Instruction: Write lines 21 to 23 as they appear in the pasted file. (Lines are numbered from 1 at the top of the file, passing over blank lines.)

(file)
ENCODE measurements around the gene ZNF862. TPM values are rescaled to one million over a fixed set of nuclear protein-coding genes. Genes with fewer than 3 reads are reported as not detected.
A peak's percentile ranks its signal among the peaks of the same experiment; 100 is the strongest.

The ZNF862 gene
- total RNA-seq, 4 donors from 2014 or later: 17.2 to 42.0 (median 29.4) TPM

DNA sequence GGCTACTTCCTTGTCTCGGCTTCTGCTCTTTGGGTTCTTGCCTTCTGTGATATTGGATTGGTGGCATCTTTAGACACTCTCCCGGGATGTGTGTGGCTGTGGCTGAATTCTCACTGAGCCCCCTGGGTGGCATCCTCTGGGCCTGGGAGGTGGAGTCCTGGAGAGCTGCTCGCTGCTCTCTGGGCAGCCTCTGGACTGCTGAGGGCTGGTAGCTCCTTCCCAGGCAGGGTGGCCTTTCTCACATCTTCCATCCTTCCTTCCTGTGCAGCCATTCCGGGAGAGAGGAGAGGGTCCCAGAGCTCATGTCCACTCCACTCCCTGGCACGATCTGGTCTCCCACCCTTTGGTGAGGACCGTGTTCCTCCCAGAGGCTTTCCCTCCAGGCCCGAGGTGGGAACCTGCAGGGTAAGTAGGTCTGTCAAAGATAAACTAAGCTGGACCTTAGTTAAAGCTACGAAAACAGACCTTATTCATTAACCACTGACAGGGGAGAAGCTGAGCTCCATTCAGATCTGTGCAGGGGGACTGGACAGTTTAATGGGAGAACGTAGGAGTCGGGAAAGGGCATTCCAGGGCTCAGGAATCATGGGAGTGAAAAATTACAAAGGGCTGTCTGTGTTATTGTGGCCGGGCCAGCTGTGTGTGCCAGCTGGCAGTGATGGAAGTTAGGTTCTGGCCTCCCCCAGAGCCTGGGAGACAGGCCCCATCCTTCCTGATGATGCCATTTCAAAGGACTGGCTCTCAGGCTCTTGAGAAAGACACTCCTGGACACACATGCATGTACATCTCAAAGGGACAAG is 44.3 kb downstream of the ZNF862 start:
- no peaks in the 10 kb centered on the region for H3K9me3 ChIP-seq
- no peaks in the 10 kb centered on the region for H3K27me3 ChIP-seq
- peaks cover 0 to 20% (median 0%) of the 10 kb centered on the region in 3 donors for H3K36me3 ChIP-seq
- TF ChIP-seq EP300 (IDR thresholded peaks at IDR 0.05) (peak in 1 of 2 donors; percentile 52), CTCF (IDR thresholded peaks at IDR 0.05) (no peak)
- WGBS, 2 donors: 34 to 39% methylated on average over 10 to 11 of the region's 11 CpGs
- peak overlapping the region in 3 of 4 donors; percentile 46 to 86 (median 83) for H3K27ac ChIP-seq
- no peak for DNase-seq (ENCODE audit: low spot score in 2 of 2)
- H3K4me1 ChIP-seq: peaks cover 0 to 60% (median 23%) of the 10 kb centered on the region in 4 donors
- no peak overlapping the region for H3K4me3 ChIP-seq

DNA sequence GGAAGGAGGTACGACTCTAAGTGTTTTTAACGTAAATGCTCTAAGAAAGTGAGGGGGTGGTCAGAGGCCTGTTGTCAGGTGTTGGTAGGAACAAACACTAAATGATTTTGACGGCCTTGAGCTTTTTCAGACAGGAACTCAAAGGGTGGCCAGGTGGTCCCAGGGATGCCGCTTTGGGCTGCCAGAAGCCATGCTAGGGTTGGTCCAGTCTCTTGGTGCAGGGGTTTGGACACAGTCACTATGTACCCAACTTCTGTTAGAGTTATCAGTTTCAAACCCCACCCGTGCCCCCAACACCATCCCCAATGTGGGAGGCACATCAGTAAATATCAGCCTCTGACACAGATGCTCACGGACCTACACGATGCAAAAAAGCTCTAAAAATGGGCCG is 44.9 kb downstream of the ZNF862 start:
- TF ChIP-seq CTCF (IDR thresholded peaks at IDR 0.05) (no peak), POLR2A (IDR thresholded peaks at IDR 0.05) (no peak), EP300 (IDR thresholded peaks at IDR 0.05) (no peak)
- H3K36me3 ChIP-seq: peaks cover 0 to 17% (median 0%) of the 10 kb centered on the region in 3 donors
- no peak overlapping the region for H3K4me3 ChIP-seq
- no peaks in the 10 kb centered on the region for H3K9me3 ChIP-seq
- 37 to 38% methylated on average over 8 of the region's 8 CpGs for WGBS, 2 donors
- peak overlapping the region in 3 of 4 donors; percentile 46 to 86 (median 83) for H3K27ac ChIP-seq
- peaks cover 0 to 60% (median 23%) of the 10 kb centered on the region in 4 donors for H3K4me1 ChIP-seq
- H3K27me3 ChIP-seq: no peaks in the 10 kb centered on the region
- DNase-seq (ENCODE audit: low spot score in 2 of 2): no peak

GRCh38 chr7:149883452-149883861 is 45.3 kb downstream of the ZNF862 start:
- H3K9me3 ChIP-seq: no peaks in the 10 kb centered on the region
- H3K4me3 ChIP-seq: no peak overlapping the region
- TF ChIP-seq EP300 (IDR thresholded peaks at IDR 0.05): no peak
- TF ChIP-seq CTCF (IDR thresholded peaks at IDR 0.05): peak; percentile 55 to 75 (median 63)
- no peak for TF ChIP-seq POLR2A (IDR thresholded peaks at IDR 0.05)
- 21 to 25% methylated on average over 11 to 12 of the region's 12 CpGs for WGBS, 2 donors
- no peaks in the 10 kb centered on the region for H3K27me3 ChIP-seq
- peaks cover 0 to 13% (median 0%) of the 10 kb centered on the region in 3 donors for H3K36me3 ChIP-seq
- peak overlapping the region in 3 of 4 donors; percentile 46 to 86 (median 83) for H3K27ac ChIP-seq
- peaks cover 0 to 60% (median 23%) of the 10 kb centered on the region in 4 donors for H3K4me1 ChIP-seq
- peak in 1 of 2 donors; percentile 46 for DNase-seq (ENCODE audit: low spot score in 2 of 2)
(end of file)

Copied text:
- peak overlapping the region in 3 of 4 donors; percentile 46 to 86 (median 83) for H3K27ac ChIP-seq
- peaks cover 0 to 60% (median 23%) of the 10 kb centered on the region in 4 donors for H3K4me1 ChIP-seq
- H3K27me3 ChIP-seq: no peaks in the 10 kb centered on the region